The City Council approved funds to repave and install new sidewalks on Highland Avenue, but the project will cost more than originally anticipated.
The total cost of the project will be $2.96 million for the project that also includes Chapman Street, said City Manager George Proakis, and $2 million will come from the loan order approved by the Council Tuesday night. The remaining funds will come from other Department of Public Works accounts. The loan is more than previous years for similar projects on longer roads in Watertown.
“I recommend putting $2 million toward that this year, where we originally talked about $1.5 million,” Proakis said. “In conversation with the City Auditor (Tom Tracy) we talked about moving that up $500,000 moving forward because we believe that is the cost to do these streets and do them right — and we do want to make sure we do them right.”
The work will include improving the streets and sidewalks, as well as work on underground ducts and conduits, and stormwater drains.
The DPW has seen an increase in cost and delays recently, said Superintendent Greg St. Louis.
“We have seen a lot of inflation and different complications with receiving materials, and delays in construction,” St. Louis said. “Certainly, the costs we are seeing across the board are rising steadily.”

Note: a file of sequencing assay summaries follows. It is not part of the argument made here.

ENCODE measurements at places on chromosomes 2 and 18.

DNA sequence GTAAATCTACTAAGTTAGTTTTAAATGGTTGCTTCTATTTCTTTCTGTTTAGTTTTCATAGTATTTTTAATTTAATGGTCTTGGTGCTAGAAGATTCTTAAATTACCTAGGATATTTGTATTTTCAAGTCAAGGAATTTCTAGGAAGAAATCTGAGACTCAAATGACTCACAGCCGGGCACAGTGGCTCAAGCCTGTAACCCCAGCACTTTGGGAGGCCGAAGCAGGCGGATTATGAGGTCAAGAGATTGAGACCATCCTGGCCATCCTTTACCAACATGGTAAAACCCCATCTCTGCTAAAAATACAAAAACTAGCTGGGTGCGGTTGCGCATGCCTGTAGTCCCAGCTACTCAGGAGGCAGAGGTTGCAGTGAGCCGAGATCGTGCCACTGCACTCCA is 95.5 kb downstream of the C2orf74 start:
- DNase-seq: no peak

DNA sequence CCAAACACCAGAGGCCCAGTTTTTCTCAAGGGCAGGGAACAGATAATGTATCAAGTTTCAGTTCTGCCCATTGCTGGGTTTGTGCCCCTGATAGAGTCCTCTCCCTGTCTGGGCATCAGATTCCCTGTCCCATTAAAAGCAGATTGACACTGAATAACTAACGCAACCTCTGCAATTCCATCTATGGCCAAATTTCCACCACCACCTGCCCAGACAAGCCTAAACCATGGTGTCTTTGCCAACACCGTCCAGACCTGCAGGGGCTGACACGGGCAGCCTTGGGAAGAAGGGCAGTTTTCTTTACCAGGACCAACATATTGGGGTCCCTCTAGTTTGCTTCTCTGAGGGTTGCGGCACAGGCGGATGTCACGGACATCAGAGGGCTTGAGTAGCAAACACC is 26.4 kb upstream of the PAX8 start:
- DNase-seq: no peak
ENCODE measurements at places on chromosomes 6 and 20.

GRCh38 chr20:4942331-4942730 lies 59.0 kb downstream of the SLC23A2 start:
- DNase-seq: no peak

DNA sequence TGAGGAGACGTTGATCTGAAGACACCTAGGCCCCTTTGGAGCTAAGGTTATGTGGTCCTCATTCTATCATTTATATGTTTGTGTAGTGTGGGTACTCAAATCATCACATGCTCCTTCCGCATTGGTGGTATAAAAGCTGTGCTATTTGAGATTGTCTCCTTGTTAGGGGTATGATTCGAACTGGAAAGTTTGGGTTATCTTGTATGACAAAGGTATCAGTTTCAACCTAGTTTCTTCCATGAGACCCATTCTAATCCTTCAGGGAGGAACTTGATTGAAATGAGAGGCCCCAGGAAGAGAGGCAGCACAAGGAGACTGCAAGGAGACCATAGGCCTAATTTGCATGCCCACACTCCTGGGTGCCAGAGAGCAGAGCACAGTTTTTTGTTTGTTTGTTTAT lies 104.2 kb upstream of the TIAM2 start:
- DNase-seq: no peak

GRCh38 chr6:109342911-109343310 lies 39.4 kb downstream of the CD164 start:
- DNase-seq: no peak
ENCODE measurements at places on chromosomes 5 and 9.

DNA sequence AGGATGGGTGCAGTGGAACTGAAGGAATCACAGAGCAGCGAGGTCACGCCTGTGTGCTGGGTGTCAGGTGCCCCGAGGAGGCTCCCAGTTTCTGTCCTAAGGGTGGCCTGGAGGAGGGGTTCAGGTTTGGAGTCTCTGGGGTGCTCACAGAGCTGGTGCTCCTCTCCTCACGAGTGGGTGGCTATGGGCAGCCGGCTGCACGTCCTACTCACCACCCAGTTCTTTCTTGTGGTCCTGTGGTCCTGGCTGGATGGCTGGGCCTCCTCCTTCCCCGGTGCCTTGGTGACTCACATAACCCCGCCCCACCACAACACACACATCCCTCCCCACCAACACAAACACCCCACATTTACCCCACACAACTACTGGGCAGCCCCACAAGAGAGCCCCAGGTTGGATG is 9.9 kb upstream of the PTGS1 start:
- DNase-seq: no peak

St. Louis added that he is excited to get the Highland Avenue project, and there is a contractor lined up for the project.
Councilors asked about the timing of the project.
St. Louis said he anticipates that road construction will begin in the spring of 2023. This is due, in part, because the DPW has seen delays of about 9 months for the delivery of curbing. He added that he hopes that work on the drainage system can get going in 2022.
The work on Chapman Street includes installing raised tables (similar to the ones near Watertown Middle School on Waverley Avenue), and St. Louis said work on the drainage in the area of the raised tables may start this calendar year. There will also be some properties in the project area that do not have a sidewalk where retaining walls will need to be constructed, he said.
Previously approved longer road projects include Waverley Avenue, and Morse Street and Fifth Avenue. St. Louis said he has been pleased with the work on Waverley. Construction of the Morse/Fifth Avenue project has not yet started. St. Louis said that project is at the 50 percent design phase, and he believes a new source of funds will likely be needed for the Fifth Avenue portion of the project.